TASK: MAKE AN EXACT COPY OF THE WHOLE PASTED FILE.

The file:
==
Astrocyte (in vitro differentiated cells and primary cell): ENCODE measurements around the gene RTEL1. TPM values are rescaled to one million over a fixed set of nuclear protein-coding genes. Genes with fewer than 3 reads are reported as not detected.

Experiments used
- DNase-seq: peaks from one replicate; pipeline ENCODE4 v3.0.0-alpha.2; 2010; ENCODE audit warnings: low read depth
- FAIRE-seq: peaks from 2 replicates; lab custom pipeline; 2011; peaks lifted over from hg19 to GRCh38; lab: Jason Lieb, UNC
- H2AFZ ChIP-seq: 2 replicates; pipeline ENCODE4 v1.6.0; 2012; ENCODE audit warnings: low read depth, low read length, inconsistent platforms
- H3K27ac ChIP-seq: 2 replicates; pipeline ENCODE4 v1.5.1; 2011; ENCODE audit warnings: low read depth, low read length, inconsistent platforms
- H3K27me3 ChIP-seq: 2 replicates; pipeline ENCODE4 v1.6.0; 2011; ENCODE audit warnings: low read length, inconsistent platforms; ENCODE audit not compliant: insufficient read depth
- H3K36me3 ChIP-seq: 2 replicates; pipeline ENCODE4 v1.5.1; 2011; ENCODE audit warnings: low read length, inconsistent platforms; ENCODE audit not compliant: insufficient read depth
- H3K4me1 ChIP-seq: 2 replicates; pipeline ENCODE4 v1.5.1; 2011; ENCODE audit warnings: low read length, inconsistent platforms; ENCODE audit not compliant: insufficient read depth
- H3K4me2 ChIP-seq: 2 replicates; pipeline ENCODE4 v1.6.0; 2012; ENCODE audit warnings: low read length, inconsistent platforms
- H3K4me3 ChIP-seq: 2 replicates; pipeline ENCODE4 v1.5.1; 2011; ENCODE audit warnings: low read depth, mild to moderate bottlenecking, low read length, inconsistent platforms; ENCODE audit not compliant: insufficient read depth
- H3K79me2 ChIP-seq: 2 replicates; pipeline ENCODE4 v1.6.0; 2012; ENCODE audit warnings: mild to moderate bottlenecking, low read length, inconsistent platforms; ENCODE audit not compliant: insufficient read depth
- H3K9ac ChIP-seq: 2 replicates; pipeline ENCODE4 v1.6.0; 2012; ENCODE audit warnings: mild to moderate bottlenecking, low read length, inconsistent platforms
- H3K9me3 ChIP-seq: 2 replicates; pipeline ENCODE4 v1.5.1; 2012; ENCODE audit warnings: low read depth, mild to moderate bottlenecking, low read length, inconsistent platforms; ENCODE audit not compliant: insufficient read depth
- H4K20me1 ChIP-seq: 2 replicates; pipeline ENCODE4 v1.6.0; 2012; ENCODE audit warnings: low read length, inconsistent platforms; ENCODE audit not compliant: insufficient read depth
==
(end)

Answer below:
Astrocyte (in vitro differentiated cells and primary cell): ENCODE measurements around the gene RTEL1. TPM values are rescaled to one million over a fixed set of nuclear protein-coding genes. Genes with fewer than 3 reads are reported as not detected.

Experiments used
- DNase-seq: peaks from one replicate; pipeline ENCODE4 v3.0.0-alpha.2; 2010; ENCODE audit warnings: low read depth
- FAIRE-seq: peaks from 2 replicates; lab custom pipeline; 2011; peaks lifted over from hg19 to GRCh38; lab: Jason Lieb, UNC
- H2AFZ ChIP-seq: 2 replicates; pipeline ENCODE4 v1.6.0; 2012; ENCODE audit warnings: low read depth, low read length, inconsistent platforms
- H3K27ac ChIP-seq: 2 replicates; pipeline ENCODE4 v1.5.1; 2011; ENCODE audit warnings: low read depth, low read length, inconsistent platforms
- H3K27me3 ChIP-seq: 2 replicates; pipeline ENCODE4 v1.6.0; 2011; ENCODE audit warnings: low read length, inconsistent platforms; ENCODE audit not compliant: insufficient read depth
- H3K36me3 ChIP-seq: 2 replicates; pipeline ENCODE4 v1.5.1; 2011; ENCODE audit warnings: low read length, inconsistent platforms; ENCODE audit not compliant: insufficient read depth
- H3K4me1 ChIP-seq: 2 replicates; pipeline ENCODE4 v1.5.1; 2011; ENCODE audit warnings: low read length, inconsistent platforms; ENCODE audit not compliant: insufficient read depth
- H3K4me2 ChIP-seq: 2 replicates; pipeline ENCODE4 v1.6.0; 2012; ENCODE audit warnings: low read length, inconsistent platforms
- H3K4me3 ChIP-seq: 2 replicates; pipeline ENCODE4 v1.5.1; 2011; ENCODE audit warnings: low read depth, mild to moderate bottlenecking, low read length, inconsistent platforms; ENCODE audit not compliant: insufficient read depth
- H3K79me2 ChIP-seq: 2 replicates; pipeline ENCODE4 v1.6.0; 2012; ENCODE audit warnings: mild to moderate bottlenecking, low read length, inconsistent platforms; ENCODE audit not compliant: insufficient read depth
- H3K9ac ChIP-seq: 2 replicates; pipeline ENCODE4 v1.6.0; 2012; ENCODE audit warnings: mild to moderate bottlenecking, low read length, inconsistent platforms
- H3K9me3 ChIP-seq: 2 replicates; pipeline ENCODE4 v1.5.1; 2012; ENCODE audit warnings: low read depth, mild to moderate bottlenecking, low read length, inconsistent platforms; ENCODE audit not compliant: insufficient read depth
- H4K20me1 ChIP-seq: 2 replicates; pipeline ENCODE4 v1.6.0; 2012; ENCODE audit warnings: low read length, inconsistent platforms; ENCODE audit not compliant: insufficient read depth